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Online crowd funding for the Commonwealth veteran who was billed more than £27,000 (US$33,000) for emergency surgery on a brain tumour, despite serving in the British army for a decade, has raised over £30,000 (US$36,000) towards his medical and visa bills.
Taitusi Ratacaucau was released from hospital on Wednesday, and is staying in a flat made available for the duration of his convalescence by a wellwisher who read about his difficulties in the Guardian.
Ratacaucau recorded a message of thanks to hundreds of donors who have contributed to his hospital bill. He highlighted the ongoing legal action, which he and seven other Commonwealth veterans from Fiji are pursuing. They allege that the Ministry of Defence failed to offer them adequate advice and support over the steps they needed to take on discharge from the army to regularise their immigration status.
“Thank you very much for your support, compassion and kindness. I feel humbled and relieved to know that there are people out there that care for me, my family and my brothers that are also fighting to stay in this country,” he said. He urged people to support his campaign to persuade the MoD and the Home Office to review its policy on charging Commonwealth veterans fees to permit them to remain in the UK after discharge.
“I hope that justice will prevail and the visa fee policies for the armed forces veterans and their families will be abolished.”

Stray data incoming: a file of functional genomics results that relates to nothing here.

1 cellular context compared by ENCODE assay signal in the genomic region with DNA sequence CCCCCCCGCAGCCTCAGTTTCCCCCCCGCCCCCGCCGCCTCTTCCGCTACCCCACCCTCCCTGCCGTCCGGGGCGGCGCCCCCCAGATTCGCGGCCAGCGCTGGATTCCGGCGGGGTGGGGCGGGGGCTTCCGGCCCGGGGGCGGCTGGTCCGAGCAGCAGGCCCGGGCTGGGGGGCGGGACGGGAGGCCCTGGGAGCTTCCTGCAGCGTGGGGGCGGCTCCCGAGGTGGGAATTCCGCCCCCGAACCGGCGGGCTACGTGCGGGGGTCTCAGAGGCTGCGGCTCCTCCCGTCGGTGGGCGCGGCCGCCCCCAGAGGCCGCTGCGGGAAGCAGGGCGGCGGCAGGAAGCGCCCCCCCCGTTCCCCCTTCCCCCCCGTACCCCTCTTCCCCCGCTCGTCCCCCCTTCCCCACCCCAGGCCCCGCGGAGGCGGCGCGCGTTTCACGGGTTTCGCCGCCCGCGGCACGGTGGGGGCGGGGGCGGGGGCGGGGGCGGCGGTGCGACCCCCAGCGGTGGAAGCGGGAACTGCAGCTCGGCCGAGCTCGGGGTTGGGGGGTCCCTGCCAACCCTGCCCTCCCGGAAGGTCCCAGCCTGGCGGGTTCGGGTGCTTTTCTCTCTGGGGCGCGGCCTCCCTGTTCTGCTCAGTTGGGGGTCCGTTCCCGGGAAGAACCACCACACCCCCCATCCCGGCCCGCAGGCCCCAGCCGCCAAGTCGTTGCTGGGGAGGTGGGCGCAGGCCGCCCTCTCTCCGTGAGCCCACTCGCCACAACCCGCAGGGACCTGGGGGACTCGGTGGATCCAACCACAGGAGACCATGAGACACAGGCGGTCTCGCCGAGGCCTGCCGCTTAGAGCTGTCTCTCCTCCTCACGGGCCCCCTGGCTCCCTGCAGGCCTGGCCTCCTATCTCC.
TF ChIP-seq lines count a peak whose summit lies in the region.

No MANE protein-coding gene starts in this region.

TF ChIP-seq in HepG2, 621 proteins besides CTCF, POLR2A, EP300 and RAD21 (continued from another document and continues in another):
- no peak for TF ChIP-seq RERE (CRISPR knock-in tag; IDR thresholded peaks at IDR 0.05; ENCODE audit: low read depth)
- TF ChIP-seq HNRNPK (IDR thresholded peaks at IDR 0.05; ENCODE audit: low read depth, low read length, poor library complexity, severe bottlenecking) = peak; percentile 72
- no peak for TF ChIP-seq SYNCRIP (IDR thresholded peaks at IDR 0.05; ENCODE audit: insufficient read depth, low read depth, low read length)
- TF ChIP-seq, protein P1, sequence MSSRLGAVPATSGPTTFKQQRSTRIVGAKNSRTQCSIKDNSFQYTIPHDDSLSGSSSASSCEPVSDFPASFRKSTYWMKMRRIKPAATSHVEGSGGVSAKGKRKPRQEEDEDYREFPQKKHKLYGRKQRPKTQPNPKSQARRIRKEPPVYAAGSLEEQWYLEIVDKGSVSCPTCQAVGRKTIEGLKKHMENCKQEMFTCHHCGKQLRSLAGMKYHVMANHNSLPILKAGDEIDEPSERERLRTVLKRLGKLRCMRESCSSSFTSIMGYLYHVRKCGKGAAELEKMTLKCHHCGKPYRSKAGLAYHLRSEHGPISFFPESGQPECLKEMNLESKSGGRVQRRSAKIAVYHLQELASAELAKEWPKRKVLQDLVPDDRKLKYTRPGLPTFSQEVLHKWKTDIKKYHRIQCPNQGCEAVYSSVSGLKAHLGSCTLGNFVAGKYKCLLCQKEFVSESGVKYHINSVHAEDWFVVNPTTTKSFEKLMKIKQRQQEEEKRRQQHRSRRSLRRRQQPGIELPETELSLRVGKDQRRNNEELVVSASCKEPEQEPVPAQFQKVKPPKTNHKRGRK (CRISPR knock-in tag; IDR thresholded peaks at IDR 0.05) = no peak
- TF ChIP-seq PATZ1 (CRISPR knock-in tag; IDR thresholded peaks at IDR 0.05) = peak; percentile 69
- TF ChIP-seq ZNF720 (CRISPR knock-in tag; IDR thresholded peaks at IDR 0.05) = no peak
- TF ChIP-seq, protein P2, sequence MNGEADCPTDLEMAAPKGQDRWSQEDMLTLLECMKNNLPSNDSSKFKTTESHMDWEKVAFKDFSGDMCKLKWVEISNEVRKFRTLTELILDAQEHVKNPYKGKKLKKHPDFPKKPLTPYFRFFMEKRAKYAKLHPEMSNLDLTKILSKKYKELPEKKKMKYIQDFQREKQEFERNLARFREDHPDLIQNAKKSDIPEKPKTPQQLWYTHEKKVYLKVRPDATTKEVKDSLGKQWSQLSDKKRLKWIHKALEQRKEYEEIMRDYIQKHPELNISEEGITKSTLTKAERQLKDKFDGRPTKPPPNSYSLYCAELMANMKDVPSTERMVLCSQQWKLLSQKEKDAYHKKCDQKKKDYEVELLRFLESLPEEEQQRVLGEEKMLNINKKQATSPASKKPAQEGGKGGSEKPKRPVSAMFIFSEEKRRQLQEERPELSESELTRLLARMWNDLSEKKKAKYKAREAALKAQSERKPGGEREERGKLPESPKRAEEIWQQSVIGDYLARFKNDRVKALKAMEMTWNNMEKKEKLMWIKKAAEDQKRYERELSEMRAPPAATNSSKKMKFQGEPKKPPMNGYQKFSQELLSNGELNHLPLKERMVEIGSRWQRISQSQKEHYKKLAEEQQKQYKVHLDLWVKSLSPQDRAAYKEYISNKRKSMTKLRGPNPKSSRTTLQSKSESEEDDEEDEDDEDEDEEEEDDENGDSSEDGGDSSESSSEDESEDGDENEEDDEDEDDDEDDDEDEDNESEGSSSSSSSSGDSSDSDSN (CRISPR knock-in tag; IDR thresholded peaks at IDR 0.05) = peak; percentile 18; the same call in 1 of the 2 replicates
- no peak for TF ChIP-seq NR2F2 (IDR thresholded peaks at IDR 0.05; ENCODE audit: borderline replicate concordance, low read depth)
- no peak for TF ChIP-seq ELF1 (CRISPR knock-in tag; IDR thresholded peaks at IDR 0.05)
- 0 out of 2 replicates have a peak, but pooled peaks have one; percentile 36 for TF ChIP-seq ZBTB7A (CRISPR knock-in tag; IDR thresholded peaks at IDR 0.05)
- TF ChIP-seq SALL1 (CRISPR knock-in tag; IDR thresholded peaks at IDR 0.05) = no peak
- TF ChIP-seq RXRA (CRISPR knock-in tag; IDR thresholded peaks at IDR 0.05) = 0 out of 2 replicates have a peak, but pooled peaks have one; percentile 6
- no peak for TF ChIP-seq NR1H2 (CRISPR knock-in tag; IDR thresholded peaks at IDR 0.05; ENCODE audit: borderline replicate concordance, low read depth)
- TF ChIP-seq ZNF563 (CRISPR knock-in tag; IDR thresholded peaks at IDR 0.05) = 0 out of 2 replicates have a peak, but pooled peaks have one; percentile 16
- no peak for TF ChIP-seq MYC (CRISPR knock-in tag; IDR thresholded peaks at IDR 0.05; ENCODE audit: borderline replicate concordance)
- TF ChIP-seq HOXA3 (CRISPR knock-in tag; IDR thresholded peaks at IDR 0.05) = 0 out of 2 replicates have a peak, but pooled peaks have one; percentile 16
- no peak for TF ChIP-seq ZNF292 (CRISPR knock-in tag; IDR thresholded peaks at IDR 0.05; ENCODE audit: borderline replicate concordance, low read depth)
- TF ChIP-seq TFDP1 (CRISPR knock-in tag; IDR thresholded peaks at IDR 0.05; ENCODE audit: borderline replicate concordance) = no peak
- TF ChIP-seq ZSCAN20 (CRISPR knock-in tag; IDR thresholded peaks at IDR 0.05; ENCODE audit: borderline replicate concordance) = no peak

Government lawyers rejected an initial claim last week; the veterans plan to continue with the case by submitting a judicial review.
One of numerous organisers of online crowdfunding for Ratacaucau, Thomas Janke, an army veteran and a liberal democrat councillor for Telford and Wrekin council, helped raise £15,000 (US$18,474) towards the hospital fees in five days.
“This really outraged me. I worked alongside Fijians during my service. I had no idea that they would have to jump through these hoops,” he said. “It is despicable that he has had to pay these medical bills after a decade in the army. I was appalled and many people were equally appalled. The government should listen very carefully.”
He called for visa fees for Commonwealth veterans to be abolished, and for indefinite leave to remain to be granted automatically to veterans, after four years of service.
Supporters still hope that NHS England and the Department of Health will review the decision to classify Ratacaucau as an overseas patient and charge him for treatment. In that scenario, organisers of the crowdfunding initiatives will discuss how best to use the funds raised.
“We are overwhelmed by the support from the general public. We can’t thank everyone for their generosity and sense of justice in trying to bring this to the spotlight,” Esita Tuimanu, the co-founder of Commonwealth Neglected Veterans, which has been supporting Ratucaucau during his hospitalisation, said. “With their ongoing support, we hope that justice will prevail for these veterans.”
Although Commonwealth veterans have the right to remain in the UK once they have served for four years, they must apply for this status, and the Home Office application process is expensive and complex. Those who have been unable to afford the visa fees have been categorised as illegal immigrants, unable to access free NHS treatment, facing unemployment and homelessness and fearing deportation.
A government spokesperson said: “We cannot comment on the individual case because of ongoing legal proceedings.
SOURCE: THE GUARDIAN/ PACNEWS
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